The following is a partial collection, at best, of commonly used foxhunting terms excepted from William P. Wadsworth's book "Riding to Hounds in America" published by The Chronicle of the Horse. It's enough to get a novice started. For the rest, don't hesitate to ask questions, if only because those of us who love the sport never get tired of talking about it.
A fox has "gone away" when he has left the covert. Hounds are "away when they have left covert on the line of a fox. 
To receive or be awarded the button is to be given the right to wear the hunt buttons. 
1.(n) The safe headgear for foxhunters. 2.(v or n) Visitors or guests are "capped" or asked to pay a "capping fee". To "pass the hat." 
1.(n) A planned move in searching for a lost line. 2.(v) To make a cast. Hounds may cast themselves, or the huntsman may cast them. 
1.(n) An interruption of the run caused by hounds losing the line. 2.(v) Hounds check when they lose the line temporarily. 
Coffee House 
To talk at a time when it is necessary for staff to be listening for hounds. 
The distinctive colors that distinguish the uniform of one hunt from another. Usually a distinctive color of collar on the coat. To be awarded or given the colors is to be given the right to wear them and hunt buttons. 
1.(n) Two hounds (either sex), for convenience in counting. 2.(n) A device for keeping two hounds attached to each other for convenience in control or training. 3.(v) To attach two hounds together by use of couples. 
(pronounced "cover") A patch of woods or brush where a fox might be found. 
The sound given by hounds when hunting, e.g. "The pack in full cry." 
A young fox. 
Early hunting before the formal season 
1.(v) To search for a fox in a certain area, e.g. "To draw a covert." 2.(n) The act of drawing, e.g. "Thorny Wood is a difficult draw." 
Also called the "first field or "first flight." The group of people riding to hounds excluding the MFH and staff.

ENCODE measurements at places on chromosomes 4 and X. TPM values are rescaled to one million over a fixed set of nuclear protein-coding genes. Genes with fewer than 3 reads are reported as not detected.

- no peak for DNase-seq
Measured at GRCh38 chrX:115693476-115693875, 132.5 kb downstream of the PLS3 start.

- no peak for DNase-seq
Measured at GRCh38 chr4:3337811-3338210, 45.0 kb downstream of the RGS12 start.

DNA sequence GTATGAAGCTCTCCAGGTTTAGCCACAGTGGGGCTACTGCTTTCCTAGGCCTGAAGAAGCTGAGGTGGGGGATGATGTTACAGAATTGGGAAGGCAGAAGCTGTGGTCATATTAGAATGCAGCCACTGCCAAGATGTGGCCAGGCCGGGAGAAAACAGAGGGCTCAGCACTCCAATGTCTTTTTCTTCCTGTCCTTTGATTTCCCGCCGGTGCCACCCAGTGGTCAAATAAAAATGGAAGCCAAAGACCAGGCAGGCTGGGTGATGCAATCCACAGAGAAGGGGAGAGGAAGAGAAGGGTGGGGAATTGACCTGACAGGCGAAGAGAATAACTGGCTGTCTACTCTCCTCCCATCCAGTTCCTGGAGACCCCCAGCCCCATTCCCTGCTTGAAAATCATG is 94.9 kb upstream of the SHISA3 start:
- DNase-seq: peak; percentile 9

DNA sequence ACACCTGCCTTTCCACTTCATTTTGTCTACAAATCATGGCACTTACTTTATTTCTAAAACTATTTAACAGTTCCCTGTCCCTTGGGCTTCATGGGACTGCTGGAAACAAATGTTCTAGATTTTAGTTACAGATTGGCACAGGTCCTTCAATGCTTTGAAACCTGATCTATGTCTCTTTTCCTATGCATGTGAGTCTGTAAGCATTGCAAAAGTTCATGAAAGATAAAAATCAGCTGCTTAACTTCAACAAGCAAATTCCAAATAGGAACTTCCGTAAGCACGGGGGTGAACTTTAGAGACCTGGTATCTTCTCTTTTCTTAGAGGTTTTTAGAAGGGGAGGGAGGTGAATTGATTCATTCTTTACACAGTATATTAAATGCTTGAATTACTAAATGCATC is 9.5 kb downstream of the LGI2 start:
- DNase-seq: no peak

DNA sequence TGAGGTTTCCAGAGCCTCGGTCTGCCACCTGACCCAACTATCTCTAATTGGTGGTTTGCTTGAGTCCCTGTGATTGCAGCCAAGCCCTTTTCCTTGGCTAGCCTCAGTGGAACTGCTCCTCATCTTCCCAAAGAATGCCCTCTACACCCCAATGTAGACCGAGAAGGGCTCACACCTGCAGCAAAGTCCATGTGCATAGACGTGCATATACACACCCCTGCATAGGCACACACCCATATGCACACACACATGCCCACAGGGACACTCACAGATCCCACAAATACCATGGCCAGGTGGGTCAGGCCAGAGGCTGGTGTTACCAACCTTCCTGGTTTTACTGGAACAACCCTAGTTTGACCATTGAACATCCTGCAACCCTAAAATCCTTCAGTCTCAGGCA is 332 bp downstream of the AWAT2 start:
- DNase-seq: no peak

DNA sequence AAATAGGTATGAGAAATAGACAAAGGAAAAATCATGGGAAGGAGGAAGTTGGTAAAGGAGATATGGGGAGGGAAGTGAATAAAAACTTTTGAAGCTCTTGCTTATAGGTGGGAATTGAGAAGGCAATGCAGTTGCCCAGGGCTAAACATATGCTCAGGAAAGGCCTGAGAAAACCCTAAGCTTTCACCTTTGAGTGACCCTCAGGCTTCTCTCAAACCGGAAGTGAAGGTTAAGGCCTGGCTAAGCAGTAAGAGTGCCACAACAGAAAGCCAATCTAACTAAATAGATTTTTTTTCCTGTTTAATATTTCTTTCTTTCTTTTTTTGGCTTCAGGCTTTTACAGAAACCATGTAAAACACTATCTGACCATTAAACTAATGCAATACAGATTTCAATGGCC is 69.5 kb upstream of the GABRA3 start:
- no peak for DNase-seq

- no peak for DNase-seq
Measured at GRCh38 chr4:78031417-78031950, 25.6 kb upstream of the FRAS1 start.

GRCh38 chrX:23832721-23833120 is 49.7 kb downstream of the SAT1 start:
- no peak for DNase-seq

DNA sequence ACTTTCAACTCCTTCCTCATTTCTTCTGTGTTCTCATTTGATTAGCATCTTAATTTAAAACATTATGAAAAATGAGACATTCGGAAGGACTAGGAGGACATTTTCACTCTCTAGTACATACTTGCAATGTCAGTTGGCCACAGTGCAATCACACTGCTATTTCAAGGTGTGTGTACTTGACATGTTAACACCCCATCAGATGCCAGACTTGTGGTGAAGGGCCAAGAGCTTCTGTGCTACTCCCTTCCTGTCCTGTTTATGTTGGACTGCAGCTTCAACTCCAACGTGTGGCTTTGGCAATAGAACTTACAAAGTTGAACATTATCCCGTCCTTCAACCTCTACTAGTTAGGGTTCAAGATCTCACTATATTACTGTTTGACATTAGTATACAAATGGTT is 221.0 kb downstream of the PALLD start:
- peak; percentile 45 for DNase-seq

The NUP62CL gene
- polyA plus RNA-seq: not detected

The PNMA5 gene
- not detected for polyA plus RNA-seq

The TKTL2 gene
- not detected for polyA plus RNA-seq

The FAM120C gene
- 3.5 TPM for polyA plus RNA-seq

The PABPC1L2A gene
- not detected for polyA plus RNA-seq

The person designated by the MFH to control the field. 
The time and place of the meet or assembly of the hunt. A fixture card is a listing sent out of the fixtures for a given period. 
"Quiet, please! Listen for hounds." Usually used at a check or other times when it is important for the huntsman and staff to be able to hear the hounds. Often directed at "coffee housers." 
Hilltop Field 
Also called the "second field" or "second flight." This field rides behind the first field and is under the leadership of a second fieldmaster. This field does not jump and special care is taken to moderate the speed and excitement of regular foxhunting. It is a good place for novices, both human and equine. 
A hound "honors" when he gives tongue on a line that another hound has been hunting. 
Hunting Whip 
This assembly of crop, thong and lash is known as a hunting whip, incorretly as a crop or hunting crop. It is the only correct whip or crop to carry when hunting. 
The person who controls hounds in the field. 
To jump fences unnecessarily when hounds are not running, or on non-hunting days. 
The trail of the fox. 
The MFH. The person (or persons; then joint MFHs) in command of the hunt in field and kennels. 
The assembly of the hunt for a day's sport, e.g. "The meet tomorrow is at..." or "Hounds mjeet tomorrow at...." 
A hound is said to "open" when he first gives tongue on a line. 
1.(n) The straight line distance made good in a run, e.g. "That was a six mile point but 12 miles as hounds ran." 2.(n) The location to which a whipper-in is sent to watch for a fox to go away. 
Informal hunting attire. Correct for cubhunting, guests or when ever specified by the fixture card. 
Hounds are said to riot when they hunt anything that they should not. 
A summer activity during which the staff takes out the hounds to get them fit for the upcoming season. This is also a time to introduce young hounds ("young entry") to the pack. The pace is sedate making it a good time to accustom an inexperienced horse to hounds and going in company. 
The smell of a fox and the physical and chemical phenomena by which the smell gets from the fox's footprints to the hound's nose. Scent can be good or bad, meaning easy to follow or difficult. It depends in general on weather. 
The huntsman and whippers-in. 
1.(n) Cry. A hound "gives tongue" when he proclaims with his voice that he is on a line. 2.(v) To give tongue. 
(v or n)See (or sight of) the fox. 
View Holloa 
The cry given by a staff member on viewing a fox. 
Puppies are "sent out to walk" in the summer and fall of their first year, preferably on farms where they learn about chichens, etc. 
A caution 1. To riders, e.g. "ware wire." 2. To hounds, e.g. "ware riot." Usually pronounced "war." An abbreviation of beware. 
A staff member who assists the huntsman in the control of the hounds. 
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